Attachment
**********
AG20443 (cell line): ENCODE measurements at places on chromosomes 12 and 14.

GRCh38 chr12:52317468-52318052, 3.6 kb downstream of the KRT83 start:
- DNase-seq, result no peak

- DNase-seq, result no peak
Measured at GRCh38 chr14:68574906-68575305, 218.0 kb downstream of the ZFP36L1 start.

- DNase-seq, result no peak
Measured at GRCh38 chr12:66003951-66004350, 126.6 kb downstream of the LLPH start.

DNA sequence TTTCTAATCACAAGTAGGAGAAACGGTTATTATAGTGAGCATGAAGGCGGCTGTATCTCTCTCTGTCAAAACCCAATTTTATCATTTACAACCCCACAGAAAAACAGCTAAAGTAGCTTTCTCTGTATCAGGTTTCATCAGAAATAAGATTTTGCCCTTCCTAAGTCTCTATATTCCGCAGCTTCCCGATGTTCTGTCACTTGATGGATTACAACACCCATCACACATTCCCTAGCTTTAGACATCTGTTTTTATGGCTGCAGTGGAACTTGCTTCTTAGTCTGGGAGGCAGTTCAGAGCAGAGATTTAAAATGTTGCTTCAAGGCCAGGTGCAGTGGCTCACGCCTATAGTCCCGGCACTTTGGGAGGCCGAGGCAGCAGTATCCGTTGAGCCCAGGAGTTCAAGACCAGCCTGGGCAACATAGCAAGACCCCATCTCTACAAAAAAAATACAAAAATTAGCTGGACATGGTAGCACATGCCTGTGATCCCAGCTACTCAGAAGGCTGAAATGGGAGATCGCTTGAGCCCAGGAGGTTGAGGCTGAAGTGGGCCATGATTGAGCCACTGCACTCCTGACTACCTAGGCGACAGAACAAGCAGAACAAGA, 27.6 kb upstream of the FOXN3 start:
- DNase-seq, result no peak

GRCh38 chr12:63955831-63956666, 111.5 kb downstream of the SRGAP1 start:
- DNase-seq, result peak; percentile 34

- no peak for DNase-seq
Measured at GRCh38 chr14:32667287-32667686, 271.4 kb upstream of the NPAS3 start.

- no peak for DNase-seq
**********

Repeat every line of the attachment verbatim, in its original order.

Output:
AG20443 (cell line): ENCODE measurements at places on chromosomes 12 and 14.

GRCh38 chr12:52317468-52318052, 3.6 kb downstream of the KRT83 start:
- DNase-seq, result no peak

- DNase-seq, result no peak
Measured at GRCh38 chr14:68574906-68575305, 218.0 kb downstream of the ZFP36L1 start.

- DNase-seq, result no peak
Measured at GRCh38 chr12:66003951-66004350, 126.6 kb downstream of the LLPH start.

DNA sequence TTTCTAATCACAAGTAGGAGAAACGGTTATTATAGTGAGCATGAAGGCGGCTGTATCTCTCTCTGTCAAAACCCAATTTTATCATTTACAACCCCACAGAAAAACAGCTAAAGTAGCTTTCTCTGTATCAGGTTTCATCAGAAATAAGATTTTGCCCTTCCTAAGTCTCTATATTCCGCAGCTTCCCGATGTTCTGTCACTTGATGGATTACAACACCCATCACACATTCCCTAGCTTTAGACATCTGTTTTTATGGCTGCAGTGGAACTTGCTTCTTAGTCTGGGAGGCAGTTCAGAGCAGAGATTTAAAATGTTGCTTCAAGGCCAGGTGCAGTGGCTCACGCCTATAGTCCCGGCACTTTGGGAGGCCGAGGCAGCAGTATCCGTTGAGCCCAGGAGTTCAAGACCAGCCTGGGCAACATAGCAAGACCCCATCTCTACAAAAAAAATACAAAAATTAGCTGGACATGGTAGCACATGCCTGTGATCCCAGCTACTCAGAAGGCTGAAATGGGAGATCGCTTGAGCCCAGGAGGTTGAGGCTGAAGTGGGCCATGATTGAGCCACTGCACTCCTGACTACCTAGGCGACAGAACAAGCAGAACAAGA, 27.6 kb upstream of the FOXN3 start:
- DNase-seq, result no peak

GRCh38 chr12:63955831-63956666, 111.5 kb downstream of the SRGAP1 start:
- DNase-seq, result peak; percentile 34

- no peak for DNase-seq
Measured at GRCh38 chr14:32667287-32667686, 271.4 kb upstream of the NPAS3 start.

- no peak for DNase-seq